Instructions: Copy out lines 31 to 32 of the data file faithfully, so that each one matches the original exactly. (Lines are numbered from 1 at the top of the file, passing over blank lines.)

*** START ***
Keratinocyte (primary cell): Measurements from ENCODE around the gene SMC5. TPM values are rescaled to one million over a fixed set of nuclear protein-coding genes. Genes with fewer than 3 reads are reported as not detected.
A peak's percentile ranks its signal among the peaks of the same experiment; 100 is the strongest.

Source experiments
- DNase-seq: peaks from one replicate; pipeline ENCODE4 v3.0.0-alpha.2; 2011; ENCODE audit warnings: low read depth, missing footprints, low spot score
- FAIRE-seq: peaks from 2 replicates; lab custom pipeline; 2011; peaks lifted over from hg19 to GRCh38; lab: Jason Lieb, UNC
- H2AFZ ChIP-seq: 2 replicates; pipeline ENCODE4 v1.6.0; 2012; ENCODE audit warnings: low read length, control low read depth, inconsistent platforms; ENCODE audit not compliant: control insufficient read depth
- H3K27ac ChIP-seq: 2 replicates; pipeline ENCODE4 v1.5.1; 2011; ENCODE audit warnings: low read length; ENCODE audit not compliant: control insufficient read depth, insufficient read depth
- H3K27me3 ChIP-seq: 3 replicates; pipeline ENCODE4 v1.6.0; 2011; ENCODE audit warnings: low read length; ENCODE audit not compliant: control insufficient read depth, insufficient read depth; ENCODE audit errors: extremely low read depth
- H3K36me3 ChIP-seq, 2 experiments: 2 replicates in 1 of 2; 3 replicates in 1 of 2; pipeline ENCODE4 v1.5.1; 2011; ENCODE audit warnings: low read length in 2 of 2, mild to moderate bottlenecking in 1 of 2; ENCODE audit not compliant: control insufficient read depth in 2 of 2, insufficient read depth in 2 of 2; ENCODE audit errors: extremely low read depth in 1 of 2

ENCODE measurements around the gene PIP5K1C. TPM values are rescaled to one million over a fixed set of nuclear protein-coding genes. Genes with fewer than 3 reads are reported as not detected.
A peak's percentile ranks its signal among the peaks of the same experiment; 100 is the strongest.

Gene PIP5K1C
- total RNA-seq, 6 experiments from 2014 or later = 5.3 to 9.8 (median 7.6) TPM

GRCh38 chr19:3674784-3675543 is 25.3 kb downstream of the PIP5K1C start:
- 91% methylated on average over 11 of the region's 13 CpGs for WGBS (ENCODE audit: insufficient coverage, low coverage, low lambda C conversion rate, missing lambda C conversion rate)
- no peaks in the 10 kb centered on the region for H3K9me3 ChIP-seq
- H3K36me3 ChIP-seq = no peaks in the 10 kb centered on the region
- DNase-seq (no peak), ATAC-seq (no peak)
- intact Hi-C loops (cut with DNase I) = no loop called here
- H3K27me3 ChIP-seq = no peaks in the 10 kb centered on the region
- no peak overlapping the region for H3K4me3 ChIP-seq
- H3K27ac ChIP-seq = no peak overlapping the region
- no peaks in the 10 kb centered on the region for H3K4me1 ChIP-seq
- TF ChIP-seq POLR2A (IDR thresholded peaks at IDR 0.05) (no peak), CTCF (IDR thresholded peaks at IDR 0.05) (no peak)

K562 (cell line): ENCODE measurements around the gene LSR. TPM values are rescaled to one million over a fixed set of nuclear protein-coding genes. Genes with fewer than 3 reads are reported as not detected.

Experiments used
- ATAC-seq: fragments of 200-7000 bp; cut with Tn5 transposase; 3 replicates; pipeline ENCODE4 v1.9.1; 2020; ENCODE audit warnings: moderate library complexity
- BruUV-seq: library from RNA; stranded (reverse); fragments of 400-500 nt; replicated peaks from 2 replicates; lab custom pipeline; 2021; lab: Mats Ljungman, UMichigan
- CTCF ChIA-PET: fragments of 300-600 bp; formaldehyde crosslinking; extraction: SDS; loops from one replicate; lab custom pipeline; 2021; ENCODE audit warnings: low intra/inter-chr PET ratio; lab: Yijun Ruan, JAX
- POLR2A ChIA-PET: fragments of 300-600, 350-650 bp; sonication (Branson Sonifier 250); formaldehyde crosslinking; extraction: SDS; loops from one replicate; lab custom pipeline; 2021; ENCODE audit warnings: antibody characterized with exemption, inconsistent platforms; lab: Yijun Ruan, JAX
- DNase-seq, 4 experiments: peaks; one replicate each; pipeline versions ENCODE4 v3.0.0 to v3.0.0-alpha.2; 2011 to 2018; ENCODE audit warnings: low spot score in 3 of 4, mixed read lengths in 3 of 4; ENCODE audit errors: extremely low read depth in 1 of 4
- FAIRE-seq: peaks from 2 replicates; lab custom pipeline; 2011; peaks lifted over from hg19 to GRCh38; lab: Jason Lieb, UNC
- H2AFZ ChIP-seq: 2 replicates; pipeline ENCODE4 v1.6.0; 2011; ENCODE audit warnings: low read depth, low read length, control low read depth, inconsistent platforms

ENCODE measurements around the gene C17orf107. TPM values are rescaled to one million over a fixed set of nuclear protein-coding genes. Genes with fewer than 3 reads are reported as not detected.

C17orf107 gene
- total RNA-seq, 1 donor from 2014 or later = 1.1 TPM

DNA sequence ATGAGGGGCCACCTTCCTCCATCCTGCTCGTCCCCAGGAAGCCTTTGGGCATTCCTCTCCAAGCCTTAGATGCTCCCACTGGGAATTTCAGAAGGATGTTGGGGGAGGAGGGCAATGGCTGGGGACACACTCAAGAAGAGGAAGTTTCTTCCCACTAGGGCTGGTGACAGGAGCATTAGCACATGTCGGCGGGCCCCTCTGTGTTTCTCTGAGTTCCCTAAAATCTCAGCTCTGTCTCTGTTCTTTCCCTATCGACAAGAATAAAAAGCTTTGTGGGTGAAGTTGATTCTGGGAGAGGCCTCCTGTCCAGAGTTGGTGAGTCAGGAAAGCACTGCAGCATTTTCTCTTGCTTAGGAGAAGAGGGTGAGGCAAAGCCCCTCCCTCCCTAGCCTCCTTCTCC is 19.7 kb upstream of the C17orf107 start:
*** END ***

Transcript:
- DNase-seq, 4 experiments: peaks; one replicate each; pipeline versions ENCODE4 v3.0.0 to v3.0.0-alpha.2; 2011 to 2018; ENCODE audit warnings: low spot score in 3 of 4, mixed read lengths in 3 of 4; ENCODE audit errors: extremely low read depth in 1 of 4
- FAIRE-seq: peaks from 2 replicates; lab custom pipeline; 2011; peaks lifted over from hg19 to GRCh38; lab: Jason Lieb, UNC